(some minor spoilers ahead)
Four Lions is a movie that you wouldn’t think exists. It’s brilliant in many ways but it is an unlikely success. The story of five suicide bombers as a comedy could have gone in many wrong directions but Christopher Morris directs this movie so skilfully and determinedly that there never is a wrong beat. The acting is wonderful, the documentary style works and above all the movie is extremely funny. I was laughing out loud several times and that doesn’t happen very often. What a little amazing clever and utterly uncompromising movie this is.
It takes a topic that is highly controversial, sets out to do something with it and just goes through with it until the bitter end. In our time, terrorism has replaced communism as the threat that keeps the world in check. It is an excuse for anything our governments do, no matter how illegal (torture, drones, mass surveillance), without much proof that it is that big a threat. The idea of terrorism is so powerful that since 9/11 we don’t need real terrorism to keep us under control. The idea lives mostly from the image of the Islamic fanatic who wants to blow up Western civilization. But the movie turns this idea on its head completely because there basically is no one who fits that stereotype. These are mostly normal people. Some are stupid, some are annoying, some have other ambitions but still join and their leader, Omar (Riz Ahmed), is intelligent, has a family and a steady job. No sleepers living in solitude in apartments waiting for their mission. Just five guys who plan a suicide mission and are not very good at it. But the movie somehow does not even make fun of them. Sure, you laugh at their endless stupidity but you also like them. Well, except Barry (Nigel Lindsay), but even his annoying behaviour feels simply human.
It is not made clear why they want to become martyrs. It seems to appeal to them to become something bigger and to have a certain power that they obviously lack in their life. But no one seems to be fanatical about it, especially not when it comes to religion. In fact, Omar is actually opposed to his very religious brother Ahmed (Wasim Zakir). He makes fun of him and actually despises his religious self-righteousness. There is a scene where Omar wants to talk to him because he’s desperate but then he sees that self-righteous ‘face’ and he just can’t stand it. So he can’t stand someone who claims to be better than you because of religion. Again, this throws the terrorist stereotype out of the window. The fanatic is against terrorism and the terrorist doesn’t like religion.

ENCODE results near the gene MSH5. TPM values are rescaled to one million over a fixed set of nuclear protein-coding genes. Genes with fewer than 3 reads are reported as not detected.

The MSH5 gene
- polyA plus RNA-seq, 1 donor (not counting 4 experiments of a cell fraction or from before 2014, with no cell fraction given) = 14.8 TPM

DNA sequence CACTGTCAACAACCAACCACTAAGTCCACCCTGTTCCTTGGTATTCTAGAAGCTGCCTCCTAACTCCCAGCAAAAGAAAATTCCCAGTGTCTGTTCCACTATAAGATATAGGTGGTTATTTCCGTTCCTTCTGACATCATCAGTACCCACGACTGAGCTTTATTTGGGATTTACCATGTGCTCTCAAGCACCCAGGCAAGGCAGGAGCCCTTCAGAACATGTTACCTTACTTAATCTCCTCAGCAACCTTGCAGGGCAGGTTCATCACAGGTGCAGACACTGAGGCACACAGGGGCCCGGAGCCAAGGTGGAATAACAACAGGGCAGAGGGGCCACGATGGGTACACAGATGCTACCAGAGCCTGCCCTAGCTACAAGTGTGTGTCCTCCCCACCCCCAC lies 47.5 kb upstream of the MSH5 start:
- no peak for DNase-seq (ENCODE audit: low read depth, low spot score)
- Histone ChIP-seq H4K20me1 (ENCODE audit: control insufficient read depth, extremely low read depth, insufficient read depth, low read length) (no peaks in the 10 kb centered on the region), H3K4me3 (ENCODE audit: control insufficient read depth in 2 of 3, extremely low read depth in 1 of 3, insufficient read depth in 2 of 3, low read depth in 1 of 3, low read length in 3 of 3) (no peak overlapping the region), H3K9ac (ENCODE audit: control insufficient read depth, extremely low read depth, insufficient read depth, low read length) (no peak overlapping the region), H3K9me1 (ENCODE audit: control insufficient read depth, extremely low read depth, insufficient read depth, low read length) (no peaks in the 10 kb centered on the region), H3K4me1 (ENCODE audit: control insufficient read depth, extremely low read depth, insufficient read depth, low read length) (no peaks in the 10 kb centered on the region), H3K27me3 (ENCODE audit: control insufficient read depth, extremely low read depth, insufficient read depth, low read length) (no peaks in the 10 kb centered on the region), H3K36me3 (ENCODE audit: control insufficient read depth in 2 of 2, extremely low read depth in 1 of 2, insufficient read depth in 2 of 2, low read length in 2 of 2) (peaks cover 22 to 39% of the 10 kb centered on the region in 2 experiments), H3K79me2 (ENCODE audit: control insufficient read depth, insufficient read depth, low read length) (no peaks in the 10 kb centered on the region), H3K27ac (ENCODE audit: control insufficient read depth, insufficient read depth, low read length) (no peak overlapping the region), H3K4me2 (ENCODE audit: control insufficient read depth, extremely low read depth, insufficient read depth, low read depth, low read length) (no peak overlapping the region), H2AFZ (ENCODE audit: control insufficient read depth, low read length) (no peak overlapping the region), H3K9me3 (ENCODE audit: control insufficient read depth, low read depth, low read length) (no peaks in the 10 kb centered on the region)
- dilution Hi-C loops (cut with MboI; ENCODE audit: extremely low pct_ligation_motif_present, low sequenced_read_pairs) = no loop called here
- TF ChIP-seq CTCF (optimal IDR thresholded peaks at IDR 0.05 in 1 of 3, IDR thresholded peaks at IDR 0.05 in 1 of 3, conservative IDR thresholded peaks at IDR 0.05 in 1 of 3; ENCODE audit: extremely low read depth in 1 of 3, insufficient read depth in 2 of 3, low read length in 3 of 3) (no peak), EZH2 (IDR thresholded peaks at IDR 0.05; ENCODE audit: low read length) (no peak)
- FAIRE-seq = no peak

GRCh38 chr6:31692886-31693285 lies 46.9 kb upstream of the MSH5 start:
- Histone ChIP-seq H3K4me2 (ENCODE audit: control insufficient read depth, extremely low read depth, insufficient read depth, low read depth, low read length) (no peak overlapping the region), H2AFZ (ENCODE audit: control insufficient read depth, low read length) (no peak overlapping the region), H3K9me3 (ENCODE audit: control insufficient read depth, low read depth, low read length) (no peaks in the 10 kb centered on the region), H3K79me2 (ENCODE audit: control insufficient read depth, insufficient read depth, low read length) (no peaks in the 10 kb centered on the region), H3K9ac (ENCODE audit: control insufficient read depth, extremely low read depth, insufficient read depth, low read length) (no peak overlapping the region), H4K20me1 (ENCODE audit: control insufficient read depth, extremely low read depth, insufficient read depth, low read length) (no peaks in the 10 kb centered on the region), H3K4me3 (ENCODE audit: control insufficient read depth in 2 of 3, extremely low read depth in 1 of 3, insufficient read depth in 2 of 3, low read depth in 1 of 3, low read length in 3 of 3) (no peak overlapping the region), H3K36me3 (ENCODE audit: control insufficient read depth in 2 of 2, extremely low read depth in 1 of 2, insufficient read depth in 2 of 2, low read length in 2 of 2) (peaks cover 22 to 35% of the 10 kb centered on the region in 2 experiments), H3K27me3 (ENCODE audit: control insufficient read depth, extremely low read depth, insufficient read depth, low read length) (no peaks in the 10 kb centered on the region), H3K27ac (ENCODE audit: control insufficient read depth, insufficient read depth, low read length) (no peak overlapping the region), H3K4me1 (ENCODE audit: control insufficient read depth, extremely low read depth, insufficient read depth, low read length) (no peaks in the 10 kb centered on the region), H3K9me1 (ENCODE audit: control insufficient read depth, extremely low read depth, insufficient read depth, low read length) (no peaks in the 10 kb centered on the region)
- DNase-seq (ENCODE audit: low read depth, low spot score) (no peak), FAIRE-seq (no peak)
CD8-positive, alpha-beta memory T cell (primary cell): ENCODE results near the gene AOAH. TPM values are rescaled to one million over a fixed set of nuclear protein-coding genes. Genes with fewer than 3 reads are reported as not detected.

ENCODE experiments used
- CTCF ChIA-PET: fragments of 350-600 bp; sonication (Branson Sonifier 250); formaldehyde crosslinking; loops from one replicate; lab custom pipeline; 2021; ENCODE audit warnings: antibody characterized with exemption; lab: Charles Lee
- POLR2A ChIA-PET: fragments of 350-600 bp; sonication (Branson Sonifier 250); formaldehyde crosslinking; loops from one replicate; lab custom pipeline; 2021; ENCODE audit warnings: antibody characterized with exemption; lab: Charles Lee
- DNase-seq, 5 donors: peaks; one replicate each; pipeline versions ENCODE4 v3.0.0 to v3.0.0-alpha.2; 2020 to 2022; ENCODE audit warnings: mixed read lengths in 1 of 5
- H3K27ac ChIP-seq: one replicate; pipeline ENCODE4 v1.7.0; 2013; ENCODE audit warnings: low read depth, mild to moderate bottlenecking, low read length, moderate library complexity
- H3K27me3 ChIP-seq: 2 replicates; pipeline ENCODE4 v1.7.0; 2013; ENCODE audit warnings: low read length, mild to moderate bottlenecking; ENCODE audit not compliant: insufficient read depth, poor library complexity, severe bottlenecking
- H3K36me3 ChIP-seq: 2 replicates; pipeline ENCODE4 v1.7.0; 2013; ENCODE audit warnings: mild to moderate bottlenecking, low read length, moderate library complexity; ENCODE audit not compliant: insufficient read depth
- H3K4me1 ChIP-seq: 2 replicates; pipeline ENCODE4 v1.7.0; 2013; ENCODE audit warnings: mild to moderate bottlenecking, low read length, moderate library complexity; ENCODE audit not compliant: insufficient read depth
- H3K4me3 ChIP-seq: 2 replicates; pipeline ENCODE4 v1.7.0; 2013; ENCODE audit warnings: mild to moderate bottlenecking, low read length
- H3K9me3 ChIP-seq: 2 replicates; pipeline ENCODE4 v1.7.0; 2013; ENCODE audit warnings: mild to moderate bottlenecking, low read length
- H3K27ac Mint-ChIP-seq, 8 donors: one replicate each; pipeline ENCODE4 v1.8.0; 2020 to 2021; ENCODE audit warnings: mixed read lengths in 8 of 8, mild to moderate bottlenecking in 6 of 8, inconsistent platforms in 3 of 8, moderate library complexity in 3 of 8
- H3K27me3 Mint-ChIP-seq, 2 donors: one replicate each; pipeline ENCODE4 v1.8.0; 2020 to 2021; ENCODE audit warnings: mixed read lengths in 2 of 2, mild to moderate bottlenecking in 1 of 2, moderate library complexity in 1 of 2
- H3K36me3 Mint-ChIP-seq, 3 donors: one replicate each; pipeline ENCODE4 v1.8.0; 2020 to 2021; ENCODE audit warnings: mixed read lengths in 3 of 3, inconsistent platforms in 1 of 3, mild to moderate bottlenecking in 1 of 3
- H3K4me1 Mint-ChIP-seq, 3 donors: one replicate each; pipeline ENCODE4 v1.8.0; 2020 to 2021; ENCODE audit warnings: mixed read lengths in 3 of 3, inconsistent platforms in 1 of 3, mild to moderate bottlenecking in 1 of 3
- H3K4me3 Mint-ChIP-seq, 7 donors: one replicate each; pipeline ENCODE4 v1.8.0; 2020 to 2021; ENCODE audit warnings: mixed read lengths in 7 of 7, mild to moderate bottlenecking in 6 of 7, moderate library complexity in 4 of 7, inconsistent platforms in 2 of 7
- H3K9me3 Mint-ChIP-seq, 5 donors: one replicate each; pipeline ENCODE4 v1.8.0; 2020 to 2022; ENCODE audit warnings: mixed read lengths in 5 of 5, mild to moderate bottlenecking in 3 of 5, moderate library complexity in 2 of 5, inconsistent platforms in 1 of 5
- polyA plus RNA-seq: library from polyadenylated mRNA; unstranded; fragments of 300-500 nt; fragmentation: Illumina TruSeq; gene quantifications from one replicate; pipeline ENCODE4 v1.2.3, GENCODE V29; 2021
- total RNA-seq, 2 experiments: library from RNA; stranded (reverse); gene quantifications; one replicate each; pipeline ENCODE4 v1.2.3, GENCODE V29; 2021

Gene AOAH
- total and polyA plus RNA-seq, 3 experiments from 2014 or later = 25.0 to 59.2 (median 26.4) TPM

The best part of the movie are the scenes with Omar’s family. He has a wife and a son, they all love each other and there are no conflicts. And both his son and his wife know exactly what he is planning to do and they are fine with it. When you see Omar’s wife encouraging him to continue with his plan and his son hugging him for support, you feel so uncomfortable because none of this fits into any category that you thought you knew. And I love that so much. This is what movies should be able to achieve, to make you question your pre-conceived ideas that govern the way you live. “Terrorist = evil” is so much easier than “terrorist = happy man who is supported by his family and has a decent job”.
Sure, the movie does not make clear why they all want to do it and if you want to, you can criticize the movie for it. Are they unhappy with their small-time lives? Are they pissed that life hasn’t given them more meaning? Do they want to feel appreciated and cool? The movie gives many clues that those are some of the reasons. But if that’s the case, how many people feel the same way? How many don’t feel that way?
In the end, almost all of the characters realize that blowing yourself up is maybe not the best way out. They had believed it was their only way to get where they wanted to be, but then they see that it’s not. I’m not spoiling what’s happening to them but you can’t help but wonder what they would have done, if they had known of some alternatives to suicide martyrdom. I would argue that thought-provoking movies like Four Lions can affect more change than anything you learn in school. What a surprising gem of brilliance this movie is.
see also DMZ: No Future